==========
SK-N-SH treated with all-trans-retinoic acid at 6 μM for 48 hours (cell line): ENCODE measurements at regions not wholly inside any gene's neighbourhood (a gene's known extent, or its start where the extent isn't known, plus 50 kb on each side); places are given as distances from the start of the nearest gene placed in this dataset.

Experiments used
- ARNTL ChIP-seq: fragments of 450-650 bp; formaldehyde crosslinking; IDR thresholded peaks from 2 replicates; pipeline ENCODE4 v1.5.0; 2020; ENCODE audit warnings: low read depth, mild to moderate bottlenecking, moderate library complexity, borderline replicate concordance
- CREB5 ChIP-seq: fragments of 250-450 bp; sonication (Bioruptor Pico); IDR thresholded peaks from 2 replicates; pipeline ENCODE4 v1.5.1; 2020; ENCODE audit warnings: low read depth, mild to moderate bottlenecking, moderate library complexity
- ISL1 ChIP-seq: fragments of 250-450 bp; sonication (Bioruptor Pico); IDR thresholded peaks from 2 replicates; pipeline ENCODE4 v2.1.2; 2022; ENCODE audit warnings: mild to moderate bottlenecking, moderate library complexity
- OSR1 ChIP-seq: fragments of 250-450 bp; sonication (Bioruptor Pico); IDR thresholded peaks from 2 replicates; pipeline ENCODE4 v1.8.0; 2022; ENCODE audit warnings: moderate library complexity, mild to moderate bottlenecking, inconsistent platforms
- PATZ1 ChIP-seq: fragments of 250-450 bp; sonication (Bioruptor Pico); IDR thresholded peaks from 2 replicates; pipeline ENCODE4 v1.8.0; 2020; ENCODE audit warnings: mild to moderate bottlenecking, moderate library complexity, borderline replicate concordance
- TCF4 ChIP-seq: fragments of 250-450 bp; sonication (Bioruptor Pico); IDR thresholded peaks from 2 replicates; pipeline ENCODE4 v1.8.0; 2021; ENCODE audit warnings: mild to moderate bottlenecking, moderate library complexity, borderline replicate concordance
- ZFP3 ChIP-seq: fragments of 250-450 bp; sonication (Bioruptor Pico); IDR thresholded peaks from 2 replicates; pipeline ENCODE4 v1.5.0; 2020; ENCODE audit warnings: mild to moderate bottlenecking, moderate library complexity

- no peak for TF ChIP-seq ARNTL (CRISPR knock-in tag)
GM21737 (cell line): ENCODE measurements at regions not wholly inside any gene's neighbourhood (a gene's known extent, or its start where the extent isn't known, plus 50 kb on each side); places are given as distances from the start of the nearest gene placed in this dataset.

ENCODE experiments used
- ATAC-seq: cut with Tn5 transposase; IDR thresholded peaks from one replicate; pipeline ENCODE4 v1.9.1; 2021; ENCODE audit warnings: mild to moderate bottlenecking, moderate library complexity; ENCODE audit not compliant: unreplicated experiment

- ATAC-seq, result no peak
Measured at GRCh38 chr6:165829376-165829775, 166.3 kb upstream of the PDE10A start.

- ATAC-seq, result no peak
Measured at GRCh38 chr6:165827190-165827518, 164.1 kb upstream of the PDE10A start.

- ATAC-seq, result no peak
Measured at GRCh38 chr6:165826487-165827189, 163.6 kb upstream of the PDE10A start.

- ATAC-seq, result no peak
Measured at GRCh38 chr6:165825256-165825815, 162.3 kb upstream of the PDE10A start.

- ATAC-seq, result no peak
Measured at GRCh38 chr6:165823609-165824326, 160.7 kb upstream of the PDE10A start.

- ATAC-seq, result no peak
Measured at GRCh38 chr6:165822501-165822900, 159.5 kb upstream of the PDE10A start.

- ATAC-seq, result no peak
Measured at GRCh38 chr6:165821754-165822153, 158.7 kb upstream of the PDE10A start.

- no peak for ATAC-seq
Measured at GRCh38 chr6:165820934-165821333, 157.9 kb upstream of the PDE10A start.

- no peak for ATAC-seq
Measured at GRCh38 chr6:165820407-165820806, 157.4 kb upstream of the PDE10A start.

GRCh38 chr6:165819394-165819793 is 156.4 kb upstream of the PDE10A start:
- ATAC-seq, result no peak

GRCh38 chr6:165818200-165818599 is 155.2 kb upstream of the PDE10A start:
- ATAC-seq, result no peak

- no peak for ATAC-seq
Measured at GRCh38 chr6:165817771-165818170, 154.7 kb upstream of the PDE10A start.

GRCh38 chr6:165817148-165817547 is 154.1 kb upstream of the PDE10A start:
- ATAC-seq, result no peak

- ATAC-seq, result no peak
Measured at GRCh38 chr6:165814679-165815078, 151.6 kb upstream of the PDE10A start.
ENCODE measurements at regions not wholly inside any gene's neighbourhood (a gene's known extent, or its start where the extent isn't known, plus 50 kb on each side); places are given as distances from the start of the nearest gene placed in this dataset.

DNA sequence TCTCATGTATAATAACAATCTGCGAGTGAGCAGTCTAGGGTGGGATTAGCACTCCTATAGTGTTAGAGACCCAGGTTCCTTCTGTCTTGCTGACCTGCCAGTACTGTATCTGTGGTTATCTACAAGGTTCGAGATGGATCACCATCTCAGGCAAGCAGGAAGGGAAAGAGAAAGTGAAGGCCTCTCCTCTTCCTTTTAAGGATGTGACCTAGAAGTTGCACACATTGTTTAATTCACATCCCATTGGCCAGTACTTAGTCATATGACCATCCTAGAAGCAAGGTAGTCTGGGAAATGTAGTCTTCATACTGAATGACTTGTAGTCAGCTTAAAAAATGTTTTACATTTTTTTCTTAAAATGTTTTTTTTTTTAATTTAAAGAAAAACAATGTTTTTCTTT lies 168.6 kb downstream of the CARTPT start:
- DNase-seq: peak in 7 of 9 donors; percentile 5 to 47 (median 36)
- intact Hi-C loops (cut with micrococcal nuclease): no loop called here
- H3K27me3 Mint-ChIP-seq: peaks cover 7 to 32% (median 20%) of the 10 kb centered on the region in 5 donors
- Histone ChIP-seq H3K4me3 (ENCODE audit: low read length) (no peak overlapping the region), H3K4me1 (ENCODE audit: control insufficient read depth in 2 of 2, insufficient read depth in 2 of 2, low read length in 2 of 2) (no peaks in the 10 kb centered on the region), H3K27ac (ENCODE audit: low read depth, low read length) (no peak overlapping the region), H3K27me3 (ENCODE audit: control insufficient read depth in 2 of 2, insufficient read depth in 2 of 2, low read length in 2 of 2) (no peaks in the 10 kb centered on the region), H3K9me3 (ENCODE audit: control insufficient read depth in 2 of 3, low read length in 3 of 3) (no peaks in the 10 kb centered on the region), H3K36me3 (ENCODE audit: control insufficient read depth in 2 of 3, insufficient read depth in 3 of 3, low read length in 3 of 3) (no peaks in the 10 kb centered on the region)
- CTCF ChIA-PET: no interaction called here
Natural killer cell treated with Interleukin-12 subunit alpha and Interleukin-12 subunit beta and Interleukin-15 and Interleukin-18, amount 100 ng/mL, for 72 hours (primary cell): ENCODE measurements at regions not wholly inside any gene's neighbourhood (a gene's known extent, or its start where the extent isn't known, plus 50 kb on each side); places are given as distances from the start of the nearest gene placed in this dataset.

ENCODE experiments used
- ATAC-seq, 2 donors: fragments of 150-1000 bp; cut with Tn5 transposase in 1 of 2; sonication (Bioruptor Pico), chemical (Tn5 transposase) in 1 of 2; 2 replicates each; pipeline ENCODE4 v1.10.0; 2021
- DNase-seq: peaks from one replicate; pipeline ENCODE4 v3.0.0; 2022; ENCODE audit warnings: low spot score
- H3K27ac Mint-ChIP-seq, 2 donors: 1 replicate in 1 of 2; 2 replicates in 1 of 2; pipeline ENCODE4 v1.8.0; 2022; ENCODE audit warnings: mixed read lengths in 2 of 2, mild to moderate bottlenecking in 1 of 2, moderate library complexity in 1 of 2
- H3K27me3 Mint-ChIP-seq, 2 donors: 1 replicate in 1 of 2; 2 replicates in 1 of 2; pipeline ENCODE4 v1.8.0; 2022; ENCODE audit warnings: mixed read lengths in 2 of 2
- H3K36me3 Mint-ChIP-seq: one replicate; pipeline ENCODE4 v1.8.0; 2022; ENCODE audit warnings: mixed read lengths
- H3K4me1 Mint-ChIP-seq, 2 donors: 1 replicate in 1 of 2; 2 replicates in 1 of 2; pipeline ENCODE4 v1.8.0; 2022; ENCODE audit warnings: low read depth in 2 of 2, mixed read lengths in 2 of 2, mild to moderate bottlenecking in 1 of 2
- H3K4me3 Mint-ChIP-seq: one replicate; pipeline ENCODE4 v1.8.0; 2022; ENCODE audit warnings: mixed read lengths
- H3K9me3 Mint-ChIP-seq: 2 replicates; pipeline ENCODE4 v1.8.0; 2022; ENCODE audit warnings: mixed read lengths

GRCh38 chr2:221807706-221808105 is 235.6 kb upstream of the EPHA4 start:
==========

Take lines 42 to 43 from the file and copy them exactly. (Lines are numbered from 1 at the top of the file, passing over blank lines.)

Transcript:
ENCODE measurements at regions not wholly inside any gene's neighbourhood (a gene's known extent, or its start where the extent isn't known, plus 50 kb on each side); places are given as distances from the start of the nearest gene placed in this dataset.

DNA sequence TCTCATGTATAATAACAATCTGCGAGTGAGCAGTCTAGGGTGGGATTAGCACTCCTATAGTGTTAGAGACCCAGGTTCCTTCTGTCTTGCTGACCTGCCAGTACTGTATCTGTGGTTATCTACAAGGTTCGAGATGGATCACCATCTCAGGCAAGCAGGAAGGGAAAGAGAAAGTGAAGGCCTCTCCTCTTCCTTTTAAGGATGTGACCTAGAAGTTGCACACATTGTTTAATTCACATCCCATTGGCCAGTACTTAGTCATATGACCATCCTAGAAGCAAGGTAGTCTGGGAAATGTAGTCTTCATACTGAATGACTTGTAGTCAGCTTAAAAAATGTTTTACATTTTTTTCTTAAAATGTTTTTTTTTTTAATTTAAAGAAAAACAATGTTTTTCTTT lies 168.6 kb downstream of the CARTPT start: